For example, for product categories and commodities. For example, their classifications which are normally for the border control purpose, are based on the international trade classification – Harmonized system, ITC HS code. And the process of categorizing the different types of exporters and importers. In order to decide that what kind of importers are there and what kind of tariffs can be there for different categories of importers like actual users or merchant importers. Similarly, in the categories of exporters, the different types of incentives and facilities can be given to these exporters by identifying their nature of business and what is their status. So these guidelines and rules look into these considerations.

These guidelines and rules are typically given by following types of local publications in any country, which is also true for India. So as I had just mentioned, the main policy document, which is called the Foreign Trade Policy Document, for example, Foreign Trade Policy of India, which is formulated by the Ministry of Commerce under DOC. i.e. Department of Commerce. Or it can be, for example, the US trade policy, the provisions of which are very easily available online. And you can check the comparison between our policy and U.S. trade policy. So many similarities you would find and the Handbook of Procedures in India or Foreign Trade Regulation documents of U.S. So there are a lot of similarities out there in this.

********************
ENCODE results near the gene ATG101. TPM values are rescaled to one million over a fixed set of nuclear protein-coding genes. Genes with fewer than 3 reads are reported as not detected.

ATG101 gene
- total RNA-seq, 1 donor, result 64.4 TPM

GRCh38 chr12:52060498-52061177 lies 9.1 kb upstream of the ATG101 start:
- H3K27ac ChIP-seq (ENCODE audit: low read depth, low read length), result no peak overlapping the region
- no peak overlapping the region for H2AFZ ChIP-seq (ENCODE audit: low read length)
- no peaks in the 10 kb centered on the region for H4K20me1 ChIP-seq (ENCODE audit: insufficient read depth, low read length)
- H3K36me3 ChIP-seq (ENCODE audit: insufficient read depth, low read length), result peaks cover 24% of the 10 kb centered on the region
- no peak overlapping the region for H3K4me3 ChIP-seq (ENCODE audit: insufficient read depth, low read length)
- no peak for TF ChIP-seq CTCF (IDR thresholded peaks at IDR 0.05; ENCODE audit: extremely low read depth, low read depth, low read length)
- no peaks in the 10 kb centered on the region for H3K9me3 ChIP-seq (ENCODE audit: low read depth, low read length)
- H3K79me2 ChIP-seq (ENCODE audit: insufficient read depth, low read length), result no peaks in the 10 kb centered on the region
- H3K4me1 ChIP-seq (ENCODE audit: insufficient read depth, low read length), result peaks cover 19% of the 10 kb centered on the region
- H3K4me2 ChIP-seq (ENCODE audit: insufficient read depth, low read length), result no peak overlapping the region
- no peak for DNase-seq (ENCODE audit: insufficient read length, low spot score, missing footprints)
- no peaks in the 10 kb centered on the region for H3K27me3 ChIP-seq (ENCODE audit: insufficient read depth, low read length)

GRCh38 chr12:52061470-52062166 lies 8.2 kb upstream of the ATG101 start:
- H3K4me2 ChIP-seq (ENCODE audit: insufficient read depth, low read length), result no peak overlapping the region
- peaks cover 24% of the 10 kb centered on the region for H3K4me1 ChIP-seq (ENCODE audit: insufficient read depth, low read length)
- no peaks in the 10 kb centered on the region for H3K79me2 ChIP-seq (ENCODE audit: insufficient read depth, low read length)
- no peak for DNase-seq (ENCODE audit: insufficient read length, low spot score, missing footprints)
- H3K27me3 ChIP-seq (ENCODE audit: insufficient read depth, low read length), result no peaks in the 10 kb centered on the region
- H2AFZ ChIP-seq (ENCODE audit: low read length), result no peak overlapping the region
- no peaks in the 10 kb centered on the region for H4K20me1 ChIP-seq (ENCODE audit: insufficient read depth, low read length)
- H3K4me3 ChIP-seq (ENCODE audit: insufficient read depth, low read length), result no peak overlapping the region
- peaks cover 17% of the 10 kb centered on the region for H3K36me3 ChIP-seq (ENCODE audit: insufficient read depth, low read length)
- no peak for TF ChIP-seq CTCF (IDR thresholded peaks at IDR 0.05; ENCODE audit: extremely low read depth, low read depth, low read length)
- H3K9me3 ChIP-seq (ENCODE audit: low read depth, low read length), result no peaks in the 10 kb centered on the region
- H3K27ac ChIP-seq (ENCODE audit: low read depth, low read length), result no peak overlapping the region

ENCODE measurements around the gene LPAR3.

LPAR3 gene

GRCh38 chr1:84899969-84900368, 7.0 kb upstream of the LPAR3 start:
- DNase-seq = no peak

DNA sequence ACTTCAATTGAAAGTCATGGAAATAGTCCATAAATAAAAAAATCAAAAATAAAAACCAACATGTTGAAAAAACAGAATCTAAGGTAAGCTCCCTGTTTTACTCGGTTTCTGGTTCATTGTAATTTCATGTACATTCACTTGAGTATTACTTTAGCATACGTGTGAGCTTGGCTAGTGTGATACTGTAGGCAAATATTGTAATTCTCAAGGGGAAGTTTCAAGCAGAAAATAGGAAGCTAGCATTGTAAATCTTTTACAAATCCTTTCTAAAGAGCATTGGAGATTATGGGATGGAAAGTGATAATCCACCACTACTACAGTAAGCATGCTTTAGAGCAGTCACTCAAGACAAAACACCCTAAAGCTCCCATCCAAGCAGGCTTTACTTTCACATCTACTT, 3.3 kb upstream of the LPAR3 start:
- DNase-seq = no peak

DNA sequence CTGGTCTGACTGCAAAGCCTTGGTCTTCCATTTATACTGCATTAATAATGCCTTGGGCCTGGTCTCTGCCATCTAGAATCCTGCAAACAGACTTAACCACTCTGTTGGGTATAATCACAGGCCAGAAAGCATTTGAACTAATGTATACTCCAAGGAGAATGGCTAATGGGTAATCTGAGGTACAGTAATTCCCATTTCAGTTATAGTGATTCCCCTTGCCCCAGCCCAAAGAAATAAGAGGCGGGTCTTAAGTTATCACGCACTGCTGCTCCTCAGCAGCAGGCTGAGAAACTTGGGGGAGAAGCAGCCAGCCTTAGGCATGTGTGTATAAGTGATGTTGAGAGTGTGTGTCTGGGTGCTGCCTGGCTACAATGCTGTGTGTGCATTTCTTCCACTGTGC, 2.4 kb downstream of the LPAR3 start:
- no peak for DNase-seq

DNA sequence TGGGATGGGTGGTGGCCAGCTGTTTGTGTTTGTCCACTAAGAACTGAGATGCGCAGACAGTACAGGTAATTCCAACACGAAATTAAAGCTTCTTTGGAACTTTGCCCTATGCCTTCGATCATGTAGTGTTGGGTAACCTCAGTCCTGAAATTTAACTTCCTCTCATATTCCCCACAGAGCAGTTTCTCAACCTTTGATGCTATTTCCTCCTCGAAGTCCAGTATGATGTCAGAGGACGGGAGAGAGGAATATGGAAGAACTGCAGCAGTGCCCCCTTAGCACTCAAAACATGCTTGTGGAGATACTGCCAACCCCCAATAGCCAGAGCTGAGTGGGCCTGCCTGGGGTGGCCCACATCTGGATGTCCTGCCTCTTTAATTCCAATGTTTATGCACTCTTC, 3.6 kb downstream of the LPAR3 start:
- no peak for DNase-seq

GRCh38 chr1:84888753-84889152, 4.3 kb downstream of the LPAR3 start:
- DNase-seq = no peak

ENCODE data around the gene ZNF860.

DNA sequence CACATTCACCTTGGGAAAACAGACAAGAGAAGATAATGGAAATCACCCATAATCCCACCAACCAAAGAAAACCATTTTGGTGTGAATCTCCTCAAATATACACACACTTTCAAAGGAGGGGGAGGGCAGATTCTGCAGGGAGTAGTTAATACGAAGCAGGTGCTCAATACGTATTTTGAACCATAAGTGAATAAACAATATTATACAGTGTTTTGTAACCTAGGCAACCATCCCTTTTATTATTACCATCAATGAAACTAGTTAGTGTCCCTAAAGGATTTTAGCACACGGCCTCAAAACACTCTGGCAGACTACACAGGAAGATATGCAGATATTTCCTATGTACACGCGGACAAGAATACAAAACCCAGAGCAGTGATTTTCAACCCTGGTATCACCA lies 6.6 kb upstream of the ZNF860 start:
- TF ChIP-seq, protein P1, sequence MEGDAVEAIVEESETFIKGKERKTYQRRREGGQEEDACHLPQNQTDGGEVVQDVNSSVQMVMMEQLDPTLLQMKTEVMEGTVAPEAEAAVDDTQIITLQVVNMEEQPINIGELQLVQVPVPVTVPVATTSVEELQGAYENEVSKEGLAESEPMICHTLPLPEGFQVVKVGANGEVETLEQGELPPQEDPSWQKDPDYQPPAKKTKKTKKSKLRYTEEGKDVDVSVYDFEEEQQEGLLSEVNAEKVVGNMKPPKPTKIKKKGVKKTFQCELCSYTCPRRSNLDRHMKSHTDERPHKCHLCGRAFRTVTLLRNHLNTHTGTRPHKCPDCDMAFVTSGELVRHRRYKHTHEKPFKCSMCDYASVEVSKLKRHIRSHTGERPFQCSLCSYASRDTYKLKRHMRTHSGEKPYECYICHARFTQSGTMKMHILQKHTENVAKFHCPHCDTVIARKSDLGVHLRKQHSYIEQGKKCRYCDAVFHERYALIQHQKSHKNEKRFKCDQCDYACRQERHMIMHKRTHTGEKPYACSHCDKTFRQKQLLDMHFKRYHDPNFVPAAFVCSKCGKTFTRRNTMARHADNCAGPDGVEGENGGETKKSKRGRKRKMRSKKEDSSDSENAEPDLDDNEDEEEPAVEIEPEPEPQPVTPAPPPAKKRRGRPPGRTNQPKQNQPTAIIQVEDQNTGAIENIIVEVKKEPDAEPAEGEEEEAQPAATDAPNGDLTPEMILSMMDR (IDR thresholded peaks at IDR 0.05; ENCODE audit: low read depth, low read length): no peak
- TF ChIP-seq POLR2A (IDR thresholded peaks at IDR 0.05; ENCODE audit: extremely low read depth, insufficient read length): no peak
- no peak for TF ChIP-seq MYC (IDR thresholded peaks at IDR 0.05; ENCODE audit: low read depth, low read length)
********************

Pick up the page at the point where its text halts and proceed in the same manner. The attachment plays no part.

And very importantly, the standard input output norms which are there in India. These standard input output norms really help very much, especially for exporters to, for example, find out that what inputs have been used for the exports and to establish, for example, duty drawback rates or to frame the duty exemption and remission schemes, different import refund schemes which without these standard input output norms is very, very difficult.

A lot of countries also have similar standards and the norms. The classification, which is used in India as well as in many of the countries for the border control purposes, is ITC HS code, which have been in use for many, many years. I just want to tell you that this can be done in many other ways and some of the organizations are doing it in their own way.

So all these aspects and many more are covered in this course

About the instructor

Dr. Vijesh Jain is having more than 34 years of exports business operations and international trade training experience, having trained thousands of industry employees and B School students in the areas of exporting and importing. Also, he is a Harvard University, USA, IIFT, New Delhi, BITS, Pilani, BIMTECH, India, and University of Mysore alumnus. In addition, he is the first-ever Indian to be certified as Global Business Professional by NASBITE, USA. Interestingly, he is the first recipient of the Best International Trade Research Award by BIMTECH, Delhi NCR. Also, he has written several books/research papers on the above subjects. Additionally, he also runs successfully his exports company dealing with overseas clients worldwide. Almost a quarter million students are already enrolled in the 21 courses in the VJ Exports Mastery Series on Udemy.